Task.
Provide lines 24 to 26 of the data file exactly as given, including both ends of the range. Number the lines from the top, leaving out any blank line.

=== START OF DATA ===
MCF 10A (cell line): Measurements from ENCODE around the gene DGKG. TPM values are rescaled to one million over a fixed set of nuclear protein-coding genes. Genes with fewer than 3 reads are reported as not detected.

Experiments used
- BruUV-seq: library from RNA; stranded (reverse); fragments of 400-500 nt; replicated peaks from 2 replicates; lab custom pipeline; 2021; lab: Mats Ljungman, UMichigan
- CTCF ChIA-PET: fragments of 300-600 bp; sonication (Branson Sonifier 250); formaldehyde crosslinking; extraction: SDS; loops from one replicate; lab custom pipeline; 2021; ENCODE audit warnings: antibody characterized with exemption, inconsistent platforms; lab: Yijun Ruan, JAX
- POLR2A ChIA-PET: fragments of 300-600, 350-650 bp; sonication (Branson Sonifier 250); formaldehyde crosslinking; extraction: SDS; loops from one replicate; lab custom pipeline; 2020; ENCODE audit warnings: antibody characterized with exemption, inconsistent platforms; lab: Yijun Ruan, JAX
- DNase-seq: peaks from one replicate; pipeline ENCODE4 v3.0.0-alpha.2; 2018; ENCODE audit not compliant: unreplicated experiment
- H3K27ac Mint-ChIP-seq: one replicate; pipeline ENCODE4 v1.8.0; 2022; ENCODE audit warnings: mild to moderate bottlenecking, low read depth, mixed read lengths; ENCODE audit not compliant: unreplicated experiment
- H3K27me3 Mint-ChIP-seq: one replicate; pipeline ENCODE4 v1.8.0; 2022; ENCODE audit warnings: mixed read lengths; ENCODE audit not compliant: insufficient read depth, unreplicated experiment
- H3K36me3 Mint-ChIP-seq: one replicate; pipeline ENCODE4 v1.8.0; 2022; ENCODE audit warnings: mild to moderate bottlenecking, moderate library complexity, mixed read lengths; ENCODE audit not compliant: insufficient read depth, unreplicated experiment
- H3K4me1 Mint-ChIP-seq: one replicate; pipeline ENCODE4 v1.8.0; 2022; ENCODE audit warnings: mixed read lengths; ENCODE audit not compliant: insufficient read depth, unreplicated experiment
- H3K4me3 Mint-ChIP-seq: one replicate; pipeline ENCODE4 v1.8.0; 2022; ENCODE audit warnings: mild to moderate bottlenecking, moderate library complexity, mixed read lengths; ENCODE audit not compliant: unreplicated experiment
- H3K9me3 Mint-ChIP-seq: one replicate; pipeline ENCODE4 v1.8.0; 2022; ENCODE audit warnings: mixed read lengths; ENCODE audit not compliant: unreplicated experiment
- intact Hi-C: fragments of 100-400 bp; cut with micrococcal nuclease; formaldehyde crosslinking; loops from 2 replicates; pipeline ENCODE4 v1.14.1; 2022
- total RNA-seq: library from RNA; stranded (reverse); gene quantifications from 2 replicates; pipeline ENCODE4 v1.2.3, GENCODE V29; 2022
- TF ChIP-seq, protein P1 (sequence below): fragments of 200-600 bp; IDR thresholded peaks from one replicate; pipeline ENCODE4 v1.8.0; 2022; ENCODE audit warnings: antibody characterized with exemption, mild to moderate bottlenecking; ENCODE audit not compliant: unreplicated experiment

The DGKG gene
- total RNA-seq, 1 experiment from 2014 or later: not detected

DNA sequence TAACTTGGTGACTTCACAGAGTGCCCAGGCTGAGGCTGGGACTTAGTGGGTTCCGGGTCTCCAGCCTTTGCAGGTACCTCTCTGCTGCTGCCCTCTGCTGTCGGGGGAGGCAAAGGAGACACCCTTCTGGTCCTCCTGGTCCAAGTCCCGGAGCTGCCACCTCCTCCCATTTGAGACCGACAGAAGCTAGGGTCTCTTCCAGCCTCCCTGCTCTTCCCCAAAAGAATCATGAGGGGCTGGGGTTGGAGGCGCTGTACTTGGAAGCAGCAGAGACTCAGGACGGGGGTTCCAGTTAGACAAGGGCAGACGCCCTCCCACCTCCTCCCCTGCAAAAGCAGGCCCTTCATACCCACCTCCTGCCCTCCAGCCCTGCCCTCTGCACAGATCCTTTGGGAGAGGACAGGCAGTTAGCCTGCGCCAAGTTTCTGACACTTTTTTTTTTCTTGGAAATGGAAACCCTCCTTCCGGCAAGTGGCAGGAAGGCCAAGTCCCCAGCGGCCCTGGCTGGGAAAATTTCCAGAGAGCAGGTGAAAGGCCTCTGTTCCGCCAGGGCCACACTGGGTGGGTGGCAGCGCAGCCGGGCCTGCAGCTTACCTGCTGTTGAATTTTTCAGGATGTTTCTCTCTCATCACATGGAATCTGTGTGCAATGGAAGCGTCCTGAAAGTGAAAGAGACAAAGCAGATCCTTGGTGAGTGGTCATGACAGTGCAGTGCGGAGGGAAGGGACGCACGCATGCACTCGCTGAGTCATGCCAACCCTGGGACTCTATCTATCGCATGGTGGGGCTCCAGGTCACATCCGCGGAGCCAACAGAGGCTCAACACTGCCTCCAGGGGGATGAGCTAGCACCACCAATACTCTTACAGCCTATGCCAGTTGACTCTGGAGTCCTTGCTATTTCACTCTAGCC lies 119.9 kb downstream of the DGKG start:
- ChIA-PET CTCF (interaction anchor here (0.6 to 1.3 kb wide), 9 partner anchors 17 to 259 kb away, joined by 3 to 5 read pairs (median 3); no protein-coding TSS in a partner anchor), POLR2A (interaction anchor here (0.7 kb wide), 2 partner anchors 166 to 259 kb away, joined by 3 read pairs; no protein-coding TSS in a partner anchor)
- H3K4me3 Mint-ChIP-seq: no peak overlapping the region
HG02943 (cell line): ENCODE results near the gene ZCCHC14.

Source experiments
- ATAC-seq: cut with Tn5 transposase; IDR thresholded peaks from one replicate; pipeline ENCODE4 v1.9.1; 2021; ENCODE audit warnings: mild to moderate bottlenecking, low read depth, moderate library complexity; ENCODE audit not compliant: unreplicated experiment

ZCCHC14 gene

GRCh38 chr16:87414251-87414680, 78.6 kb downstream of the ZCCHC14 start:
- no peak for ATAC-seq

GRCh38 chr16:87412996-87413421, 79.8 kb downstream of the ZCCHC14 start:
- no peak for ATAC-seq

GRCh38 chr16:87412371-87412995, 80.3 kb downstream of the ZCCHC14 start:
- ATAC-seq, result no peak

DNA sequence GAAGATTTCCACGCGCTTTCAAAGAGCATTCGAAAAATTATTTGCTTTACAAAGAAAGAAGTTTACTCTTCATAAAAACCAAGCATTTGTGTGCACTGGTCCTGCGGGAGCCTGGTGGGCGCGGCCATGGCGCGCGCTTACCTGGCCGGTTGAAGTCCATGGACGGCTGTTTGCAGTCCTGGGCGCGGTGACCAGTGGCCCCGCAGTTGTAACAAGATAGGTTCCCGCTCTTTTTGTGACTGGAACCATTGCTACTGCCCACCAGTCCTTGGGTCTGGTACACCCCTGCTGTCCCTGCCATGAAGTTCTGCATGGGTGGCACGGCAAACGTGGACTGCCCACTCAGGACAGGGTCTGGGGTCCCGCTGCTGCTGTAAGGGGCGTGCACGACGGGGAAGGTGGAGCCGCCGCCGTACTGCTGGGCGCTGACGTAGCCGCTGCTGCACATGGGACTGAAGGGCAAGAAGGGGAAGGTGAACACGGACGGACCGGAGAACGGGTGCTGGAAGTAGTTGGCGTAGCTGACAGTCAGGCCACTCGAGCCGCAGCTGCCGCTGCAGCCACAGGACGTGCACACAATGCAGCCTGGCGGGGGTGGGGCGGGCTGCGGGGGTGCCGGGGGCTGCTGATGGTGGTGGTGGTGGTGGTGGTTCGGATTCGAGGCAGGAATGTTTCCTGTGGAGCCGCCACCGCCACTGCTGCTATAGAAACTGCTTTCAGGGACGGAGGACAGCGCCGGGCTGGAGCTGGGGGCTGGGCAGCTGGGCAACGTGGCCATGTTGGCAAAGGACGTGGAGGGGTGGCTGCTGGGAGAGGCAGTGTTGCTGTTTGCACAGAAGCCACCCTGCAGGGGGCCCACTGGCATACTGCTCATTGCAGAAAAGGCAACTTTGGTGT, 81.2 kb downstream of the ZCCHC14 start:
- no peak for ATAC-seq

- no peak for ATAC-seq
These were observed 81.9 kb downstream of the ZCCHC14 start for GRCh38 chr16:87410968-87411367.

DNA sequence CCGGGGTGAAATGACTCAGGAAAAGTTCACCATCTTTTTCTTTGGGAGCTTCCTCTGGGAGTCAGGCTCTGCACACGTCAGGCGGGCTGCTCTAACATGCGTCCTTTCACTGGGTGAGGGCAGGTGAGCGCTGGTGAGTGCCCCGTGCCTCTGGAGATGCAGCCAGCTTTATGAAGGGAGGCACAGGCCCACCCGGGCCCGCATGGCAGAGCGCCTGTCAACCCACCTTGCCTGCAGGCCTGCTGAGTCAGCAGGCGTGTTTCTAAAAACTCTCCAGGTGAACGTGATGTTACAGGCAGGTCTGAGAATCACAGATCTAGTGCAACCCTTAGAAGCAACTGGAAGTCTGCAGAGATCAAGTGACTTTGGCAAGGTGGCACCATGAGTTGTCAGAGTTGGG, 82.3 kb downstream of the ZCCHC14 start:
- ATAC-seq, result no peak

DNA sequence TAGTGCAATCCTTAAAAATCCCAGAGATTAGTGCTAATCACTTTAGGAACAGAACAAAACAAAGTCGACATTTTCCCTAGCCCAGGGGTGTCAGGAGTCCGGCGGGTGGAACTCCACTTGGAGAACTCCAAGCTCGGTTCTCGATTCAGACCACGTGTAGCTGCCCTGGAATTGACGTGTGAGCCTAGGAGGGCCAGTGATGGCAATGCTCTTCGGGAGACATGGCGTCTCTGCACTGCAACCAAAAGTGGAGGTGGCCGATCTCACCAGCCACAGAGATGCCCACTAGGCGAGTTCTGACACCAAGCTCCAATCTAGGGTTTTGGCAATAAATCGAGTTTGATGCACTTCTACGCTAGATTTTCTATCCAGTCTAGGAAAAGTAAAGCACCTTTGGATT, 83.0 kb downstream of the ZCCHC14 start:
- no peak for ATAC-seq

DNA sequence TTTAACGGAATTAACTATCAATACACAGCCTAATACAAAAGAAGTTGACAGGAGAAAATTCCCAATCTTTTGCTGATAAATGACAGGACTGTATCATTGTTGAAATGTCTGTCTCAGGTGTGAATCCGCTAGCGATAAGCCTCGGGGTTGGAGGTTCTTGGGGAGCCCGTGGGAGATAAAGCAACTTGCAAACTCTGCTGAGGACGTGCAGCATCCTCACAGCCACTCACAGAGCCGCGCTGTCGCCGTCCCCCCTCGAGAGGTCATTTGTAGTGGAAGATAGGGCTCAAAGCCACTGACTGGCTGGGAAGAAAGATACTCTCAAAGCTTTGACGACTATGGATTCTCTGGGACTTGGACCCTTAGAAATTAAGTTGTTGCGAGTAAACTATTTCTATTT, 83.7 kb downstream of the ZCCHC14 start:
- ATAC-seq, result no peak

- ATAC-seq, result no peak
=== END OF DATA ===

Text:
ZCCHC14 gene

GRCh38 chr16:87414251-87414680, 78.6 kb downstream of the ZCCHC14 start:
- no peak for ATAC-seq